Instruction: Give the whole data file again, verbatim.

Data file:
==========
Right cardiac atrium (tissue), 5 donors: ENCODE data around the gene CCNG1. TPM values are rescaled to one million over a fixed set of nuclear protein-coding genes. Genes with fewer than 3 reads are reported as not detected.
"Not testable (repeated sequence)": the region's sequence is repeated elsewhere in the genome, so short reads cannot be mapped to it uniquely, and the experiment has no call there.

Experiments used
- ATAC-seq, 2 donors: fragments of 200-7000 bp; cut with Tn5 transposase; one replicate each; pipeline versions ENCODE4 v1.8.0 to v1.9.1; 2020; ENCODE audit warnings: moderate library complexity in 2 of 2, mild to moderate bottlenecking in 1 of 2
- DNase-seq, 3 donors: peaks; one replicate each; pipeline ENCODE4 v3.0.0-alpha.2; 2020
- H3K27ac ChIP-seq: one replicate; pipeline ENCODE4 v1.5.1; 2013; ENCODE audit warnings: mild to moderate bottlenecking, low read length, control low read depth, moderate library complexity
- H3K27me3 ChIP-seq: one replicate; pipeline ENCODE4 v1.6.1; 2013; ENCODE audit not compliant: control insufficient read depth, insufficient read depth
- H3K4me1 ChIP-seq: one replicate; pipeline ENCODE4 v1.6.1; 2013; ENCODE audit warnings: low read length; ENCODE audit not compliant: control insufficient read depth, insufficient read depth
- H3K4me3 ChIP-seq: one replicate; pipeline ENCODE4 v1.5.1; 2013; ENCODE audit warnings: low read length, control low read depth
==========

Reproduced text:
Right cardiac atrium (tissue), 5 donors: ENCODE data around the gene CCNG1. TPM values are rescaled to one million over a fixed set of nuclear protein-coding genes. Genes with fewer than 3 reads are reported as not detected.
"Not testable (repeated sequence)": the region's sequence is repeated elsewhere in the genome, so short reads cannot be mapped to it uniquely, and the experiment has no call there.

Experiments used
- ATAC-seq, 2 donors: fragments of 200-7000 bp; cut with Tn5 transposase; one replicate each; pipeline versions ENCODE4 v1.8.0 to v1.9.1; 2020; ENCODE audit warnings: moderate library complexity in 2 of 2, mild to moderate bottlenecking in 1 of 2
- DNase-seq, 3 donors: peaks; one replicate each; pipeline ENCODE4 v3.0.0-alpha.2; 2020
- H3K27ac ChIP-seq: one replicate; pipeline ENCODE4 v1.5.1; 2013; ENCODE audit warnings: mild to moderate bottlenecking, low read length, control low read depth, moderate library complexity
- H3K27me3 ChIP-seq: one replicate; pipeline ENCODE4 v1.6.1; 2013; ENCODE audit not compliant: control insufficient read depth, insufficient read depth
- H3K4me1 ChIP-seq: one replicate; pipeline ENCODE4 v1.6.1; 2013; ENCODE audit warnings: low read length; ENCODE audit not compliant: control insufficient read depth, insufficient read depth
- H3K4me3 ChIP-seq: one replicate; pipeline ENCODE4 v1.5.1; 2013; ENCODE audit warnings: low read length, control low read depth